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How to set Python environment variable PYTHONPATH on Linux?
To set the PYTHONPATH environment variable on Linux, follow these steps −
Open a terminal window on your Linux system.
Determine the path to your Python module or package. For example, suppose you have a Python module named mymodule located in the /home/user/myproject folder.
Set the PYTHONPATH environment variable to the path of your module or package using the following command −
This command sets the PYTHONPATH environment variable to /home/user/myproject and also includes the previous value of PYTHONPATH in case it was already set.
Note that the path should be separated by a colon (:) on Linux.
Verify that the PYTHONPATH environment variable has been set correctly using the following command −
This should display the path you set earlier, along with any previous paths that were included in PYTHONPATH.
Let us consider few more examples of setting the PYTHONPATH environment variable on Linux −
Set PYTHONPATH to a single path −
Set PYTHONPATH to multiple paths −
Set PYTHONPATH to include the current directory −
Set PYTHONPATH to include the current directory and a subdirectory −
This sets the PYTHONPATH environment variable to include the current directory (.) and a subdirectory named subdir located in the current directory.
Note that the PYTHONPATH environment variable only affects the current shell session. If you want to set it permanently, you will need to add the export command to a startup script such as .bashrc or .bash_profile.
Open a terminal window
Determine the location of the folder containing the Python module or package that you want to add to the PYTHONPATH environment variable. For example, let's say you have a folder called my_module located in your home directory (~/my_module).
Export the PYTHONPATH environment variable to include the folder containing the module or package, using the export command. For example, to add the ~/my_module folder to the PYTHONPATH environment variable, you can run the following command −
The $PYTHONPATH variable is used to append the new folder to the existing value of PYTHONPATH, so that any previously set paths are not overwritten. The colon (:) is used to separate the new path from the existing paths.
It must be noted that this command will only set the PYTHONPATH environment variable for the current terminal session. To make this setting permanent, you will need to add it to your shell's configuration file (e.g., ~/.bashrc for Bash).
Verify that the PYTHONPATH environment variable has been set correctly. You can do this by running the following command −
This should display the current value of the PYTHONPATH environment variable, including the folder you just added.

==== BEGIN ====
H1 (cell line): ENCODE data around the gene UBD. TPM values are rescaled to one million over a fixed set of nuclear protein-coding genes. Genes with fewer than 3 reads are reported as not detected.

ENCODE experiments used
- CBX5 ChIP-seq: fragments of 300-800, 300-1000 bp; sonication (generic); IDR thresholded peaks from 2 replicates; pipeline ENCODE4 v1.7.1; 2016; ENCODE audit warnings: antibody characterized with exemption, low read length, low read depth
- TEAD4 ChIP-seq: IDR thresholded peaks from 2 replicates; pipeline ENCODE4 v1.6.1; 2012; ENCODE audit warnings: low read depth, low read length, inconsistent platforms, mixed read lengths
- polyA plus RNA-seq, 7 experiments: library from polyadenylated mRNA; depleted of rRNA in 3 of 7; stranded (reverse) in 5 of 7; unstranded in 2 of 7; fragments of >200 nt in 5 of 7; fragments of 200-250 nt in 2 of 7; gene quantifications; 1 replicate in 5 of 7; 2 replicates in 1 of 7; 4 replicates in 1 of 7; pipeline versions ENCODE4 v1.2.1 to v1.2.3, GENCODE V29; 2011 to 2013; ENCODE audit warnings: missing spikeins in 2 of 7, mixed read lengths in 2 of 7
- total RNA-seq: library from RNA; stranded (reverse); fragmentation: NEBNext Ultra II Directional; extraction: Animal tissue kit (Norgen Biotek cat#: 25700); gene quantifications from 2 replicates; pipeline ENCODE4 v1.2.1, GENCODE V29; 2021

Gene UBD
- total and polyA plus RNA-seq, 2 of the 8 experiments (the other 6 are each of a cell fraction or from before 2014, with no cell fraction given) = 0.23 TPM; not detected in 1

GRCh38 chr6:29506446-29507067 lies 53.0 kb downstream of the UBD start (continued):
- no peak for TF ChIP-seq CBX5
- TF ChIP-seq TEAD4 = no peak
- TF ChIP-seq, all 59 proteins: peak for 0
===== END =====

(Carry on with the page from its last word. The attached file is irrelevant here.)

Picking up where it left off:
Adding multiple folders to PYTHONPATH
This will add both the ~/my_module and ~/my_other_module folders to the PYTHONPATH environment variable.
Adding a folder with a space in its path name −
Note the use of double quotes to enclose the path name containing spaces.
Adding a folder relative to the current directory −
This will add the my_module folder located in the current directory to the PYTHONPATH environment variable.
Setting PYTHONPATH to a specific folder only −
This will set the PYTHONPATH environment variable to only contain the my_module folder located at /path/to/.
By setting the PYTHONPATH environment variable, you can ensure that Python can find and import the modules and packages you need for your projects, even if they are located outside of the default search paths.
Adding a package that requires a specific version of Python −
If you have multiple versions of Python installed on your system and you want to use a package that requires a specific version, you can add the package's location to the PYTHONPATH environment variable. This will allow you to use the package with the specific version of Python required.
For example, if you have Python 3.6 installed and a package that requires Python 3.7, you can add the package's location to the PYTHONPATH environment variable for Python 3.6. Then, when you run Python 3.6, it will be able to find and import the package.
It must be noted that this approach is not a substitute for installing packages with the correct version of Python using a package manager like pip. Instead, it is a workaround for situations where you need to use a package that is not available for the version of Python you have installed.
These examples demonstrate the flexibility of the PYTHONPATH environment variable and how it can be used to customize the search path for Python modules and packages. By setting PYTHONPATH correctly, you can avoid errors related to module imports and ensure that your Python scripts and applications can access the modules and packages they need.
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